5 Things You Can Do To Improve NDD:

1. Rule Out Allergies

The following items are very common allergens for people. Pay attention to how to you or someone you love feels when consuming these: dairy, junk foods, processed foods, food additives and colorings, chocolate (some of the junky chocolate has as many as 200 chemicals in it!), sugar, processed meat, and contaminated fish. If you suspect your child's body is reacting to one of the above, remove it and take note of any improvement.  

2. Avoid the Dirty Dozen

Most of us are familiar with the dirty dozen list that helps us avoid heavily pesticide-treated foods. This dirty dozen list refers to food additives. Read the labels folks, and avoid these toxic ingredients at all cost! 

1. Hydrogenated Oil/Partially Hydrogenated Oil (Trans fats)
2. Artificial Sweeteners
3. MSG (Monosodium Glutamate)
4. HVP (hydrolyzed vegetable oil)
5. BHA (butylated hydroxyanisole)
6. BTH (butylated hydroxytoluene)
7. Acesulfame Potassium ( acesulfame K)
8. Potassium Bromate
9. Sodium Nitrate/Nitrite
10. PropylGallate
11. SodiumBenzoate
12.ArtificialColors/Flavors

This list is overwhelming, and my best advice for not having to remember it or reference it is to eat unprocessed food. These are all man-made, laboratory made ingredients that wreck havoc on our children's brains (grown up brains too!), and are ingredients only found in processed, fake, food. 

4. Avoid Sugar

According to Yale School of Medicine, sugar lessens our body's ability to self-regulate blood sugar levels leaving us vulnerable to low blood sugar related behavioral challenges (Think: Being HANGRY!).  It's also linked to lower scores on tests measuring learning and attention. Lastly, sugar addiction is common for individuals with ADHD. Bear in mind that sugar is detrimental to many of the systems in the body. However, we are only touching how it affects the brain.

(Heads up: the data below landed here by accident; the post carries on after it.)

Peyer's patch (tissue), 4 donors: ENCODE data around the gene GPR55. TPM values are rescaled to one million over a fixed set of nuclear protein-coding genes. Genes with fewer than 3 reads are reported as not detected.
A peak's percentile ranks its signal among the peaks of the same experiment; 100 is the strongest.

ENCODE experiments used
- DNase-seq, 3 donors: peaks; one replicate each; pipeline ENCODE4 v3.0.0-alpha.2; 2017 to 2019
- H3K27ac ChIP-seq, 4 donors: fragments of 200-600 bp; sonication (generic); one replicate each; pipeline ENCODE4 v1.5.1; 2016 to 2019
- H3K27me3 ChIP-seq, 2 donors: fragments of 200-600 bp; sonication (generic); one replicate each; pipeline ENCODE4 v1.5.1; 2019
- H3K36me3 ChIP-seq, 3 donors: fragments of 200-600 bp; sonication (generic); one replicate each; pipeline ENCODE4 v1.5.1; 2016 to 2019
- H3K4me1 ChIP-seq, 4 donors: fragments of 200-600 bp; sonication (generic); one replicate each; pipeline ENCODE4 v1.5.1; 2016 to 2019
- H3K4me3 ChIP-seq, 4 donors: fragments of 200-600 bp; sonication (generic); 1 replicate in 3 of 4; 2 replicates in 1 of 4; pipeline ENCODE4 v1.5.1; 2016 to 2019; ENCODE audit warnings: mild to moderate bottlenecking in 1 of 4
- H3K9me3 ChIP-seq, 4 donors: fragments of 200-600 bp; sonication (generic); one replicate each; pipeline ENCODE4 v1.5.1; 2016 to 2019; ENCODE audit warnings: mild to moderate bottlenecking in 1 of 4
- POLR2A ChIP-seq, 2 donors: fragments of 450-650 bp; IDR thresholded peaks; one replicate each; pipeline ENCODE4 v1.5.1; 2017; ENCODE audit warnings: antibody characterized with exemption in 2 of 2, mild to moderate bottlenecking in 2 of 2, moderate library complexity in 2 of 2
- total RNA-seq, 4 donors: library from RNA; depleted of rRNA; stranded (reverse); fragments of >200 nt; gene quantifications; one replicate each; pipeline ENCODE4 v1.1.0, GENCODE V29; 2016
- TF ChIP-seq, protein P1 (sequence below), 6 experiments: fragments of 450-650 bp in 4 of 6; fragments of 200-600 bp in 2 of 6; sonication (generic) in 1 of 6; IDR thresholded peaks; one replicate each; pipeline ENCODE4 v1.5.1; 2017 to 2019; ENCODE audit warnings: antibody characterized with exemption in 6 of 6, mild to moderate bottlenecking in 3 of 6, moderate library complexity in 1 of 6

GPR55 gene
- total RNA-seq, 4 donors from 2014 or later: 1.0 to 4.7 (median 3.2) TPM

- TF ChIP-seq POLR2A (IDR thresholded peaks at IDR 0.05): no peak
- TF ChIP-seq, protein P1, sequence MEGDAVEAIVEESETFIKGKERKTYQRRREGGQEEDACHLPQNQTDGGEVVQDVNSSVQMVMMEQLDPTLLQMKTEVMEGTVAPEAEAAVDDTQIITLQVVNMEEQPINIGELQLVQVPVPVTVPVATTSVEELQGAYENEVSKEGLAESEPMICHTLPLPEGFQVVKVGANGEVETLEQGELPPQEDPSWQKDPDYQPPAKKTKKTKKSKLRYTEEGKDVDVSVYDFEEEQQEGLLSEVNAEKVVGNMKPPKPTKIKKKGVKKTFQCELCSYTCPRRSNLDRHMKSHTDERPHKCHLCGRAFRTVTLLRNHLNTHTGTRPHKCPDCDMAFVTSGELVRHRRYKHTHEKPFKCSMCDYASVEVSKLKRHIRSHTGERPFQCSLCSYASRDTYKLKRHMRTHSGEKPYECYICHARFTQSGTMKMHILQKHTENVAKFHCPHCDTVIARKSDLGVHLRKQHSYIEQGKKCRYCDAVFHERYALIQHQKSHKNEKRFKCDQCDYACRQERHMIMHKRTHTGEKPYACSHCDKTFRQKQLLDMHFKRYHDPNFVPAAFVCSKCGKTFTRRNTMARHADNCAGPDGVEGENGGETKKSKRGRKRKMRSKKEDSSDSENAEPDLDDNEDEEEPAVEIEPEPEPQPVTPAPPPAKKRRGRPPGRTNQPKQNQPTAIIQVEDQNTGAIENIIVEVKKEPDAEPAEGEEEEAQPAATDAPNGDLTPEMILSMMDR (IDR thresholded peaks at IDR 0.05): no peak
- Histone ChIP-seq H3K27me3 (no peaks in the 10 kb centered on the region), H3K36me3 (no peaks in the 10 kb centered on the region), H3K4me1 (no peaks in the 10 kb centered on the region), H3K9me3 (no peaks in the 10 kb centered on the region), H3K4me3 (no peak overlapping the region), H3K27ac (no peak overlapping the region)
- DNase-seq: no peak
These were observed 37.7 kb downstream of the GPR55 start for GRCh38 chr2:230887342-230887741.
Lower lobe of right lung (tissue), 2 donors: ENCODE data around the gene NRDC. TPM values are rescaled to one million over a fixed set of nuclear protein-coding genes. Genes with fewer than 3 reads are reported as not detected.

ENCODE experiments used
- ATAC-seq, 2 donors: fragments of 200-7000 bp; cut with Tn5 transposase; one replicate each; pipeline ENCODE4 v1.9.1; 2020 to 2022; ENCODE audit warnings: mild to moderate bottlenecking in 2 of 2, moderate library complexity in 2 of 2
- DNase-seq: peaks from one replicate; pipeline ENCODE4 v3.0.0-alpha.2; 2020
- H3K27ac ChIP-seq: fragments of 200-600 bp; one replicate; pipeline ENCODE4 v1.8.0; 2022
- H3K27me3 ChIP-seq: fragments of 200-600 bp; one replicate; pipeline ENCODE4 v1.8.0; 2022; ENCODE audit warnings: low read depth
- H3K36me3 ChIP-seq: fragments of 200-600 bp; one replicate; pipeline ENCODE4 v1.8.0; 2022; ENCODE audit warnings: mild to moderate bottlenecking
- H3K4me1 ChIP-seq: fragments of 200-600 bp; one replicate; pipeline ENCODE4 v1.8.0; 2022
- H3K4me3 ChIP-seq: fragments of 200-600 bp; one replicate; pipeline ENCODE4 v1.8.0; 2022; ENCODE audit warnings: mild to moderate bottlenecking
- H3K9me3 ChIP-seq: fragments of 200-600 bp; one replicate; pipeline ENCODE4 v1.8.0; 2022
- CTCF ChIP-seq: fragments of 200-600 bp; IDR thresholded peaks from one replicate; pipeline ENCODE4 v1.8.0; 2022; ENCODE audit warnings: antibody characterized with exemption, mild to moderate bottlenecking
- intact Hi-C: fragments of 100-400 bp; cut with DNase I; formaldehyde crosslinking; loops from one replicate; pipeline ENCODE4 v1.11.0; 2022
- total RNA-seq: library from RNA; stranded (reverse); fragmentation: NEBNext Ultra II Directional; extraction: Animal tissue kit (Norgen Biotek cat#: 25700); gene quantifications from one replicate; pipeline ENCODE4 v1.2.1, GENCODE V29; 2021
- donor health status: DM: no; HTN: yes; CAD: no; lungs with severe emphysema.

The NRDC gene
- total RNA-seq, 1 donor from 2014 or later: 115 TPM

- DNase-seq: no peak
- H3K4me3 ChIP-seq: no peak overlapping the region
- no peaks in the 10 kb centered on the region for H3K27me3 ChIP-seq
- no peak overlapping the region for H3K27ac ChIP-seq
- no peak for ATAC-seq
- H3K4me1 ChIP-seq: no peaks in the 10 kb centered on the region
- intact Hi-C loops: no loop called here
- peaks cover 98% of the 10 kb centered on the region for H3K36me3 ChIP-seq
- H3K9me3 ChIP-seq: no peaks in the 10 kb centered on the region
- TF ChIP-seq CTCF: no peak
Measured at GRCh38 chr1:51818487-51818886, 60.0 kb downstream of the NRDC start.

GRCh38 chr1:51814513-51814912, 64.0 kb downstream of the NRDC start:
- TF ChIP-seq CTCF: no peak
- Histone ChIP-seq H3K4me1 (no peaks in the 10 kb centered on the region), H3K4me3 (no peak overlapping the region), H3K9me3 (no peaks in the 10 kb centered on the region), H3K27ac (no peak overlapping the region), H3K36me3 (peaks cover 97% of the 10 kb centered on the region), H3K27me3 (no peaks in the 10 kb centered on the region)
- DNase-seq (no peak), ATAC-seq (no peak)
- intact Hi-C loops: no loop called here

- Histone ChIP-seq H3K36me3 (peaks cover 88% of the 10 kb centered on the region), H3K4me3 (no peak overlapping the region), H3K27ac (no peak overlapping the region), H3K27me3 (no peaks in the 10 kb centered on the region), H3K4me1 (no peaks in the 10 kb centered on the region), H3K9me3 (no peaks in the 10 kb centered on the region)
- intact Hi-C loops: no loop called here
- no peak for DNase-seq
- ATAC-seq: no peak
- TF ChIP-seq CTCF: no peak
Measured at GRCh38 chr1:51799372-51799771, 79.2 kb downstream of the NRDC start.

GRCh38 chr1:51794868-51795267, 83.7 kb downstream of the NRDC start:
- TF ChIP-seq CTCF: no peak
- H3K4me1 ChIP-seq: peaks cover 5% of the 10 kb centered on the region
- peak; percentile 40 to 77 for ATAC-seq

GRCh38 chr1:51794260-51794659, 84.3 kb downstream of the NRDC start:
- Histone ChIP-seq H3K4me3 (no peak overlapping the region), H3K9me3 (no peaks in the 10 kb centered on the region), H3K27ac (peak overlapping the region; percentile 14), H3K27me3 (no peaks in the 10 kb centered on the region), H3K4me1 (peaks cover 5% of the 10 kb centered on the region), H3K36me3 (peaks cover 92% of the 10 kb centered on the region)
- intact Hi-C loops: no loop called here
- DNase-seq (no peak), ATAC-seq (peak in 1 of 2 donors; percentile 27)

5. Eat Real Food

In my experience, the easiest way to improve our nutrition is to focus on bringing more of the healthy food into our diets. It's discouraging when we have to worry about a list of "can't eat" or "avoid" foods. Instead, let's make adding more of what our bodies need and want the focal point. There is less room in the day for the fake food when we concentrate on adding more real foods. Commit to adding more lean proteins, complex carbohydrates, phytonutrients, and right fats daily. I recognize this one is vague, but stay tuned for future posts, and we'll discuss, specifically, what these foods are and how to implement them. 

The exciting part about adding more real food into your family's diet is that you will see and feel the benefits quickly. More so, when you and your family do have treats, you will notice how they make you feel instantly. If you are interested in learning more about these topics and how to implement the L.E.A.N principals in your family's life, I invite you to register for the LEAN START workshop series. Through this fun, and interactive workshop series we will discuss and empower you with the tools needed to teach your children how to live L.E.A.N.